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US welcomes delay on Laos dam…US damn the damp Laos

9 December 2011, The BKKPost

The United States welcomed on Thursday a delay by Southeast Asian nations on approving a controversial hydropower dam in Laos, voicing fear about the environmental effects for the Mekong River.

Laos failed at a meeting to win approval from Cambodia, Thailand and Vietnam to go ahead with the $3.8 billion Xayaburi dam, which activists say could spell disaster for the roughly 60 million people who depend on the waterway.
During a meeting with Mekong nations in July, Secretary of State Hillary Clinton “that there’s a very serious question about this new dam and possible environmental ramifications,” her spokesman Mark Toner said.
“So we view it as a positive sign that they’re delaying looking at it,” Toner told reporters in Washington.
Senator Jim Webb, who heads the Senate Foreign Relations subcommittee on East Asia and has been an outspoken critic of the dam, called the delay “an important step toward responsible policy.”
“The United States and the global community have a strategic and moral obligation to preserve the health and well-being of the people who depend on the Mekong River for their livelihoods and way of life,” Webb said in a statement.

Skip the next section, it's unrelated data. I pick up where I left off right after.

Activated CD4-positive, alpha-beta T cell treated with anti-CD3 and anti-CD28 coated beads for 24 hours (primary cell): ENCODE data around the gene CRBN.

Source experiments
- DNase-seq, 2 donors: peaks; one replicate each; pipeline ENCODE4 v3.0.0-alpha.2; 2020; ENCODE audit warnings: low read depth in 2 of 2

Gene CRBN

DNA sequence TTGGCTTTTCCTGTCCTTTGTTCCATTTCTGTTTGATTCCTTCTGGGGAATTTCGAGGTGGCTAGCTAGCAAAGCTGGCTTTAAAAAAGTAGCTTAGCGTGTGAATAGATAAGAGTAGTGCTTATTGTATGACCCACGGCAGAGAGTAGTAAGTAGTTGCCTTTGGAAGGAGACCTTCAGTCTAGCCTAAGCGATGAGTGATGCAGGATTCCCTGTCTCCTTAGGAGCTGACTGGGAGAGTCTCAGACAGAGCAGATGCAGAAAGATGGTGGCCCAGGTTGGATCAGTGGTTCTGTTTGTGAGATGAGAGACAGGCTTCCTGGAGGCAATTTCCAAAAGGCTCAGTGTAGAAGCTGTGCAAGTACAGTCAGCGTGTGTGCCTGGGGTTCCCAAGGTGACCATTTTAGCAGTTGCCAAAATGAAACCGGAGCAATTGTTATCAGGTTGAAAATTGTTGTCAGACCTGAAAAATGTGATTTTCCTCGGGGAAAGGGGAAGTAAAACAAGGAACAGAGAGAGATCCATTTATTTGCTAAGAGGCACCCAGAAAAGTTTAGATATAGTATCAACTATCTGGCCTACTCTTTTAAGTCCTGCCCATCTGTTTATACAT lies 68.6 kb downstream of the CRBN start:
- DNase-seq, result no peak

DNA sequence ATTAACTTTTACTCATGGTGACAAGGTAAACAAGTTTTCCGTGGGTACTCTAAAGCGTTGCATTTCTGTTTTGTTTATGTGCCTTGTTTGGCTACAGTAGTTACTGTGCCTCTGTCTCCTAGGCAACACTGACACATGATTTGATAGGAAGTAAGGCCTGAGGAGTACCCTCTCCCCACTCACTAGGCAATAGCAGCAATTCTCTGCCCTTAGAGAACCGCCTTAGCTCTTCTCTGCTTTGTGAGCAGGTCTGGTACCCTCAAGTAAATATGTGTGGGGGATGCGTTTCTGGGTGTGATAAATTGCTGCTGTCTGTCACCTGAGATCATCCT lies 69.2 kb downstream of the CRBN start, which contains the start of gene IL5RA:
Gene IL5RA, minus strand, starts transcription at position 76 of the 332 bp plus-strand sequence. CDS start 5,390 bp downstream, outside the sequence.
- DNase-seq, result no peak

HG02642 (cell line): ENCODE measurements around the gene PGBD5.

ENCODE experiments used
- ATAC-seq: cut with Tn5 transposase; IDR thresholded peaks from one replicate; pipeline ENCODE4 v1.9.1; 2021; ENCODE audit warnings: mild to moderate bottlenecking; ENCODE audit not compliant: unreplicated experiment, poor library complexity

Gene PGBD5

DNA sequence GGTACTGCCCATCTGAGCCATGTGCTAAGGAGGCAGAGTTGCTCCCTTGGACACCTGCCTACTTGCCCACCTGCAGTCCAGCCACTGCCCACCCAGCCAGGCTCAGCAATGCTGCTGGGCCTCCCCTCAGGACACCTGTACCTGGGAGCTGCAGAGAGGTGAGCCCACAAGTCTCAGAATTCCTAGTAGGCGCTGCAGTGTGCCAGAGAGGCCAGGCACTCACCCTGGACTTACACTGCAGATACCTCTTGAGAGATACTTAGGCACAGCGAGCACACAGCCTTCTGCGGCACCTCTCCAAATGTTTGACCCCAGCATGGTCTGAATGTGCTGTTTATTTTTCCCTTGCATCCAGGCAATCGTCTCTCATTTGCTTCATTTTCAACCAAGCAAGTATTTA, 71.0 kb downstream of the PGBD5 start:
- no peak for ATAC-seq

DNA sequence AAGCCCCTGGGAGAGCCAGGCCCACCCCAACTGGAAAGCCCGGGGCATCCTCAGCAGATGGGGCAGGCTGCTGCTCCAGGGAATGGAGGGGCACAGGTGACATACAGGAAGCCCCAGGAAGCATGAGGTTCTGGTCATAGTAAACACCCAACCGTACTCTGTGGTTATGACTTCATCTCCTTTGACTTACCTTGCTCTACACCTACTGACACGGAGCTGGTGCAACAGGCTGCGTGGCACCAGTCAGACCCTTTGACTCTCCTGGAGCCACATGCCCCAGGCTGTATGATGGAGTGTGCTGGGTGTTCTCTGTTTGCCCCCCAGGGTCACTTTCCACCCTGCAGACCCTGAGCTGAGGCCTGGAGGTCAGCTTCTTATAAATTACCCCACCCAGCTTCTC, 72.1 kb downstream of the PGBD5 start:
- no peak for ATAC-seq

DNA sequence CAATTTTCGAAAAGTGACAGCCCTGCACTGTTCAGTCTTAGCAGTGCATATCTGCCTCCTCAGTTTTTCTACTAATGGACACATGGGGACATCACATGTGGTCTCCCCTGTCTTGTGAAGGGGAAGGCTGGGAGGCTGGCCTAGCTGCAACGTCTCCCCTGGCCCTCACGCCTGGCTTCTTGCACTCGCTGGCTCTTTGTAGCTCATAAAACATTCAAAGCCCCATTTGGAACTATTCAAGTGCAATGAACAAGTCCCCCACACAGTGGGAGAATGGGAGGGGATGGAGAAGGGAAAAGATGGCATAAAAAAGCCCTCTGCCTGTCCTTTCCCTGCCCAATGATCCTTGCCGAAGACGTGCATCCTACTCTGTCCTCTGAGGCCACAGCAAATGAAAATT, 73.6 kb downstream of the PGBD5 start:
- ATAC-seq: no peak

The Mekong nations, at their meeting Thursday in Cambodia, called for further study on sustainable development and the potential effects of the project, which would be the first of 11 dams on the mainstream lower Mekong.
Cambodia and Vietnam fear the effects of the 1,260 megawatt Xayaburi dam on their farming and fishing industries. Thailand, however, has been more enthusiastic and has agreed to buy 95 percent of the electricity from the dam.
President Barack Obama’s administration launched the Lower Mekong Initiative in hopes of supporting the environment, health and education in the populous region, as part of a renewed effort to build relations with Southeast Asia.

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